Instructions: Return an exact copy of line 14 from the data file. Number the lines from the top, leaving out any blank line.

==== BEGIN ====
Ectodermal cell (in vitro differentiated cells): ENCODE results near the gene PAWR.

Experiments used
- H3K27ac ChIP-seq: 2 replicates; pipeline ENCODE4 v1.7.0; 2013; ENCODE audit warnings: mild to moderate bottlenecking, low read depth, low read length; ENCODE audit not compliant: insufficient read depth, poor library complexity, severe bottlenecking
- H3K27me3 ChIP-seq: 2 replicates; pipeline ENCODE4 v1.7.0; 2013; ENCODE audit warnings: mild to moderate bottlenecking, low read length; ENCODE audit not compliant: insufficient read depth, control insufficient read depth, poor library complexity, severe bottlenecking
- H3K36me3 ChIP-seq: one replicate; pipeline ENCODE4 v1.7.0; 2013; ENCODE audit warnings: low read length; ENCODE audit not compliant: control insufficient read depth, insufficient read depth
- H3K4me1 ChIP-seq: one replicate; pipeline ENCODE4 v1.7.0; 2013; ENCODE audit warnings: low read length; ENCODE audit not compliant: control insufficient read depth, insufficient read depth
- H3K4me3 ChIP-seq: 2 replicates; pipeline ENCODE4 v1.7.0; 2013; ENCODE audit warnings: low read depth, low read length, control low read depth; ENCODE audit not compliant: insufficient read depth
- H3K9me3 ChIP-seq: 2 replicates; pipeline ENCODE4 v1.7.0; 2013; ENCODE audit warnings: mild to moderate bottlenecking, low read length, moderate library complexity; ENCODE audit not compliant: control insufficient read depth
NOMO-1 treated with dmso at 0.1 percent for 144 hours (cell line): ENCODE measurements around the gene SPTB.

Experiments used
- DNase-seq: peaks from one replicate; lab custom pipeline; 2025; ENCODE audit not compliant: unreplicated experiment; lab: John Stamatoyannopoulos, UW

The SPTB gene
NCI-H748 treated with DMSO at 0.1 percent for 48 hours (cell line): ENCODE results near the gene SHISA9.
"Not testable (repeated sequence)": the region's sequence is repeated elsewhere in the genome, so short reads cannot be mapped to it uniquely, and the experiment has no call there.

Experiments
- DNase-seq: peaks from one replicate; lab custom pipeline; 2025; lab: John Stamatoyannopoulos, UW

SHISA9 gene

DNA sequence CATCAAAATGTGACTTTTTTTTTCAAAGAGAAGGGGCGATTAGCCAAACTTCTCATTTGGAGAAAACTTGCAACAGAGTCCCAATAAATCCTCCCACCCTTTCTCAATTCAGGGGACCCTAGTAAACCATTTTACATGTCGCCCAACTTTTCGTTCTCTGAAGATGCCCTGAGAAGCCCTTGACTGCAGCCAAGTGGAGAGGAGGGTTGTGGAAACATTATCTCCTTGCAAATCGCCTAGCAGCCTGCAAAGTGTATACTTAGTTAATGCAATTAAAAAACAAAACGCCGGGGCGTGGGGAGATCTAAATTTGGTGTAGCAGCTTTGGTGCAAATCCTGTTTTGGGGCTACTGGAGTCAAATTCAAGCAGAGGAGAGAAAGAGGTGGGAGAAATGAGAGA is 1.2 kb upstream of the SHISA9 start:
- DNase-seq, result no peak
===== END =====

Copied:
"Not testable (repeated sequence)": the region's sequence is repeated elsewhere in the genome, so short reads cannot be mapped to it uniquely, and the experiment has no call there.